They Might Be Giants’ John Flansburgh Reflects on Flood 30 Years Later: “It Was an Exciting Time”
When John Flansburgh was 29, he and John Linnell—collectively known as They Might Be Giants—released their third full-length album, Flood, what’s considered to be the band’s seminal studio offering. Today, Flood turns 30—the very age Linnell was when the iconic record first dropped.
There was no way the two could’ve known what they were creating at the time for their new label, Elektra, would still resonate with fans three decades later. Flansburgh tells SPIN he did get the sense during the Flood sessions that the duo were making something special, and that things would never be the same for They Might Be Giants once their major label debut was out in the world.
“Suddenly, we were working with these big-time hit-making British producers”—Alan Winstanley and Clive Langer—“who were much more successful than we were and had big hits with Madness, Morrissey, and Dexys Midnight Runners,” Flansburgh explains. “They were coming in with a very clear mandate to make a hit record … and really showed us how everything worked.”
For the first time in their young careers, the Brooklyn duo was tracking in a bona fide recording studio, with an actual budget and a wealth of new tools to use.
“We also had never been afforded that amount of time to do anything before,” says Flansburgh. “Our first album [1986’s self-titled debut] was made on a zero dollar budget, and Lincoln had a $2,000 budget. So, suddenly having a real studio at our disposal and time to prepare proper demos, that was a big transition for us. It makes sense that the results would have more sonic integrity.”
“It was an exciting time,” he adds. “Things were cooking.”
Ultimately, the entire experience proved to be a crash course in studio production for the young band, according to Flansburgh.
“Until then, we were working on either 4-track or 8-track setups, so there was always a lot of hard decisions to be made about instrumentation because it wasn’t open-ended,” he explains. “We were very used to working within those limitations. When we got to the process of making Flood, a bunch of things had changed that really just altered what was possible. There was this emerging technology of sampling that we completely embraced, and I think casual readers might not have an idea of what’s possible with sampling.”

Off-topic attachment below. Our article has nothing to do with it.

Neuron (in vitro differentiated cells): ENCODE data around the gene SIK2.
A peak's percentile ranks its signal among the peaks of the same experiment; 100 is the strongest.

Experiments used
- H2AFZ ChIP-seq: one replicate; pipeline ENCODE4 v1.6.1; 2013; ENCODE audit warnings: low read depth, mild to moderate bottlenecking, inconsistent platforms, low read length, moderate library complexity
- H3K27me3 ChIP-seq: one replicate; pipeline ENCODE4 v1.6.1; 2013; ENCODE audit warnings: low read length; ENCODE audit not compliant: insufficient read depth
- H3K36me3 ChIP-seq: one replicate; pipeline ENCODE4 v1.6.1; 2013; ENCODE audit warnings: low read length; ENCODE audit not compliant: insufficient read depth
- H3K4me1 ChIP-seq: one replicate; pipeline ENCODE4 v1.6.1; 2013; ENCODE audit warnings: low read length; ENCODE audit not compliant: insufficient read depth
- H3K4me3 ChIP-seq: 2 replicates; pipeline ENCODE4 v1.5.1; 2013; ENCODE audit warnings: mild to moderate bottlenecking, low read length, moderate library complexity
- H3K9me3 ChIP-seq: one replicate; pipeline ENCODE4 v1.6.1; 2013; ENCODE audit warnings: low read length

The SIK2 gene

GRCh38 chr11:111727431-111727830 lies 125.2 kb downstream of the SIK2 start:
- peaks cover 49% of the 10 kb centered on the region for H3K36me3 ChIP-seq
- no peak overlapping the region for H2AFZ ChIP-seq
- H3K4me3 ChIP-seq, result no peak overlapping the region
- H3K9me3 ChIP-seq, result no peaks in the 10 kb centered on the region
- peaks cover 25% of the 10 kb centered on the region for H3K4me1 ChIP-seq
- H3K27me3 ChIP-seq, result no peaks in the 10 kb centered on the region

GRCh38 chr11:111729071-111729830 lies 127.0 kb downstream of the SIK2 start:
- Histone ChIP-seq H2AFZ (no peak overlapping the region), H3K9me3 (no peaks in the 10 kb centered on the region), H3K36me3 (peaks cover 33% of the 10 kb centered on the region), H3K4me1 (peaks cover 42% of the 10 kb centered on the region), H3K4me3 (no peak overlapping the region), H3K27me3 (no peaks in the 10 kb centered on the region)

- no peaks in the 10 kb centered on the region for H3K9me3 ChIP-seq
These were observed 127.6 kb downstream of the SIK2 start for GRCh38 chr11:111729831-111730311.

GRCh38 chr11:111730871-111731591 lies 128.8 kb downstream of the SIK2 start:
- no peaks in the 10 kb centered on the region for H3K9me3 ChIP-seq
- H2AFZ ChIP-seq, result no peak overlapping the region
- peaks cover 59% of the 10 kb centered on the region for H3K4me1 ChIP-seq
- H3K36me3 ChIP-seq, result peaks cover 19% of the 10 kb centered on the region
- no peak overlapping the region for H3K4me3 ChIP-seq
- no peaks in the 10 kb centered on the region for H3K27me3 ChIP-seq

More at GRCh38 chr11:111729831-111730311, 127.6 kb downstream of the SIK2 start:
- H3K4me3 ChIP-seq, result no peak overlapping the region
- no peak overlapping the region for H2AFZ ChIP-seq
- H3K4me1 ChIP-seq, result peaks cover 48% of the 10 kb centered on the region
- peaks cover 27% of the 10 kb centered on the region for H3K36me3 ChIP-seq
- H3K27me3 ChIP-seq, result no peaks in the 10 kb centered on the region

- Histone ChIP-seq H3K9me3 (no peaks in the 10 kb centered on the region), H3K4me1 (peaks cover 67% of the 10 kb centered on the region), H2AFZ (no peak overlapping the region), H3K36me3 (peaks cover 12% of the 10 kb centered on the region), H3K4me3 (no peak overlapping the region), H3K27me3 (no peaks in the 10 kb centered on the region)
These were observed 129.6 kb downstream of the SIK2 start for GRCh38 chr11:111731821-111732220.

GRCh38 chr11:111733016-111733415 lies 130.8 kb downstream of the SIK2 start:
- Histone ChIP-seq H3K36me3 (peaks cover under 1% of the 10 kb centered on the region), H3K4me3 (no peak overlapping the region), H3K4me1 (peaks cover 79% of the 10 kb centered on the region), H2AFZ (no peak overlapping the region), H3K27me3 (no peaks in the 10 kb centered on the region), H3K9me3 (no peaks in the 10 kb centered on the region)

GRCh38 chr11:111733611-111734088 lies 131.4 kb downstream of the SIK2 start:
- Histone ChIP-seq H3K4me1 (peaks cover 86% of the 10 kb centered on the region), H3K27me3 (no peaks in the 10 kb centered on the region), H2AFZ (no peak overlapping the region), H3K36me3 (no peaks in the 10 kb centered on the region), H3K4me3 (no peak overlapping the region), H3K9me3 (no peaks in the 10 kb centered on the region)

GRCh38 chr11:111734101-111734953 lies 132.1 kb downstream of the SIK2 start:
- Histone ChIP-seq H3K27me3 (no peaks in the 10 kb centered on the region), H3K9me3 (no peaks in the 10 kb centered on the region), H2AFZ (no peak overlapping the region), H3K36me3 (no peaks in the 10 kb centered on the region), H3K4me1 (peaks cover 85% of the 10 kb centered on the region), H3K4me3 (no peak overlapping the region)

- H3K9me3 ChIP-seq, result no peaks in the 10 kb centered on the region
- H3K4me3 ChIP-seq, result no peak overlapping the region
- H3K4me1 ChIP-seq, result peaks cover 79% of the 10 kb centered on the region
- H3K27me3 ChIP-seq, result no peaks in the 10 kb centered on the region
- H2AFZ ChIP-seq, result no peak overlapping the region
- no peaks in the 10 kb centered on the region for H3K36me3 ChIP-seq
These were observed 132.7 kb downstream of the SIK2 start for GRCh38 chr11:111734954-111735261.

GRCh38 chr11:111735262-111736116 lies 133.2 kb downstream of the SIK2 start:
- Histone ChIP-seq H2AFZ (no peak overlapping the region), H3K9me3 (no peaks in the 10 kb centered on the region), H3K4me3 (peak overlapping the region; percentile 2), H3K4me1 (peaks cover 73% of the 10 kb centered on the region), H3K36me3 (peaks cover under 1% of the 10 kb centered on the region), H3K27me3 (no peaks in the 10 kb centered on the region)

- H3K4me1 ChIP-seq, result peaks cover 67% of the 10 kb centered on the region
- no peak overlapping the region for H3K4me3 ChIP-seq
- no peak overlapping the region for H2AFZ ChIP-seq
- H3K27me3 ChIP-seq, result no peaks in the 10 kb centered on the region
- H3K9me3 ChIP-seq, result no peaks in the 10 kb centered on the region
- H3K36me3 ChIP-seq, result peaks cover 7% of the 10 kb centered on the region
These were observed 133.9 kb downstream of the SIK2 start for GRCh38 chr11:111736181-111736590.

“You can sample yourself and create a lot of sonic effects that are essentially impossible to create any other way,” he continues. “I would refer fans to ‘Istanbul.’ That entire track is samples, but it’s all self-samples: me blowing across a Fanta bottle. … All the drum sounds are objects being hit with a mallet and either being pitched up or down. A whole world of possibilities was suddenly open to us.”
Those capabilities resulted in a landmark 19-track album that went on to earn a platinum certification from the RIAA. Critics were also impressed, with SPIN’s Ira Robbins writing in the album review: “Flood is a deft pogo dance on a tightrope between delightful whimsy and insufferable self-amusement that will leave you humming, smiling, and mulling the future of modern civilization quicker than ‘Green Acres.’”
Over the coming months, Flansburgh says he and Linnell will be back at again, hitting the studio for one-week recording spurts. For the moment, he says there’s no set timeline for the release of They Might Be Giants’ 23rd record.
“We’ve had a couple of sessions already in the studio,” Flansburgh reveals, explaining that the upcoming sessions “will probably end up being the next album.”
“Nothing about what we are doing now is particularly planned out in advance,” he adds. “What has materialized is the result of some spontaneous thinking.”
Besides getting back in the studio, which Flansburgh admits has “taken up a bunch of our time,” the band will be playing Flood in its entirety during 28 upcoming shows. All but two have sold out, which has been humbling for him.
“Everything about our careers is kind of exceptional,” he tells SPIN. “It is hard to write pop music … original music. It’s always kind of an uphill climb, so the fact that we’ve carved out a little space in the world for ourselves and managed to survive—and often thrive—is kind of gratifying. For musicians, anytime a band or an artist can kind of escape what is perceived as the gravitational pull of the system, it’s cause for optimism for everybody. I think that’s the thing that people recognize in the success of a project like ours.”
Of course, They Might Be Giants have been eligible for the Rock and Roll Hall of Fame for years now. But Flansburgh’s not expecting an invite anytime soon.
“To my way of thinking, we are kind of a ‘take it or leave it’ band,” he says. “A lot of acts shine very brightly and are hard to ignore. We are pretty easy to ignore.”
He also hasn’t been too impressed with the Rock Hall as of late. “The Rock and Roll Hall of Fame … it feels like it’s lost the notion of what rock and roll is,” Flansburgh says, suggesting that perhaps it should be a wax museum instead. “I am a rock and roll fan. It is very clear to me, as a person who plays guitar and has followed rock music his entire life, that The Pixies came along and changed the entire pH balance of where rock was going—it affected every working band and it affected us.”
“They opened for us before they were even signed, and seeing them changed the way we approached what we were doing,” he continues. “The Pixies belong in the Rock and Roll Hall of Fame. If it happened for us, I’m sure we’d just be like, ‘Huh?’ I would be happy to do the full Sex Pistols thing and just say ‘no.’”